When essential workers continue to clock in while the rest of the world is on shutdown, this can have serious implications for their families as well. Worker Compensation laws in California, for example, have been amended to create a “rebuttable presumption” that an essential worker who contracts COVID-19 should be found to have contracted it in his or her workplace. That puts the burden on the employer to prove otherwise. As one might imagine, the meatpacking industry has become a something burger for such claims. Over 4,500 Tyson Foods workers have alleged safety violations against their employer in one such case.
A new trend has emerged now where businesses are also being confronted with lawsuits on behalf of employee’s family members who have contracted the virus from those employees. In one such case out of Illinois, the daughter of Esperanza Ugalde has alleged a wrongful death action on behalf of her mother stating Mrs. Ugalde contracted the virus from her husband, a worker at Aurora Packing Company, Inc. In the suit, it is alleged that Mr. Ugalde was exposed to the virus due to unsafe working conditions. Noting he worked “shoulder to shoulder” with other workers at the meatpacking plant, in spite of a known outbreak of COVID-19, the complaint alleges negligence on the part of the employer for its failure to warn workers of the danger, failing to take preventative measures, including providing Personal Protective Equipment and failing to disinfect the facility and failing to implement an effective sick leave policy.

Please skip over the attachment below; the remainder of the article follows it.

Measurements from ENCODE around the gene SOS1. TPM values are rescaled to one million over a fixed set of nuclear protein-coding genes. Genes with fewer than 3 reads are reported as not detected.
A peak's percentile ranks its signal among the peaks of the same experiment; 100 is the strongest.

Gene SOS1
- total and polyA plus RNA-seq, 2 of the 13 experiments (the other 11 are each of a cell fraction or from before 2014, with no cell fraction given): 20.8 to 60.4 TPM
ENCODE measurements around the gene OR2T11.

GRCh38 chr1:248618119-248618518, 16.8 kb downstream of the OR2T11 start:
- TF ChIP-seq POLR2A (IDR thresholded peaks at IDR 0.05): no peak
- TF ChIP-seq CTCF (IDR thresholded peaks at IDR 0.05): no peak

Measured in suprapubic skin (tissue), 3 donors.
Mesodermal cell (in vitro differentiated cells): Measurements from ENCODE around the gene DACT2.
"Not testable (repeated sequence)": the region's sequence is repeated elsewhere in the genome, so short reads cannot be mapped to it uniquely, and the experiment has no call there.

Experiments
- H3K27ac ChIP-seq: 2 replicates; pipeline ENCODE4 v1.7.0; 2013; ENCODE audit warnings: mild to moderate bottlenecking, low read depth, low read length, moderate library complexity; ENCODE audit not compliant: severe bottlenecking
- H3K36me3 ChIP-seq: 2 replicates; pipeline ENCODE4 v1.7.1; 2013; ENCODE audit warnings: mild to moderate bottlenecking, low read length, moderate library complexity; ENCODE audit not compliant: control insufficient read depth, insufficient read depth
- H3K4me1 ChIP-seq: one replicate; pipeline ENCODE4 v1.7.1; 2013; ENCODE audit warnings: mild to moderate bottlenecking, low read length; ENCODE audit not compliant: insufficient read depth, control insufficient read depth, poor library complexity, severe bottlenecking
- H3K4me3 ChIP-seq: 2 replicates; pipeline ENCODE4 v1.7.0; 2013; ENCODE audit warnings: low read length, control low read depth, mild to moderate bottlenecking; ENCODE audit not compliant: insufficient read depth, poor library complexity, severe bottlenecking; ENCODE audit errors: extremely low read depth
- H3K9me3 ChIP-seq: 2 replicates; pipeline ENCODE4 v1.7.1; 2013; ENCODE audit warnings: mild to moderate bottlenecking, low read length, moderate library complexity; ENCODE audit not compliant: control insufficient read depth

This theory of liability is comparable to that found in some asbestos litigation cases. Simply put, the employer had a duty to protect against the risk, the employer breached that duty, employees were harmed by that breach, and it was reasonably foreseeable that, given the type of harm involved, a virus here, it would be passed to family members or to other members in the community. In a comparable asbestos situation, a wife was awarded over $27 million in damages by a California jury when she contracted mesothelioma from asbestos fibers on her husband’s work clothes.
The best line of defense for businesses is to establish proper protocols and safety procedures for workers. By following CDC guidelines, OSHA regulations, along with any and all state and federal laws concerning worker safety, businesses will be in a better position to defend against claims that they acted negligently in handling COVID-19 in their workspaces. More important still, is that by following such commonsense guidelines, lives will be saved.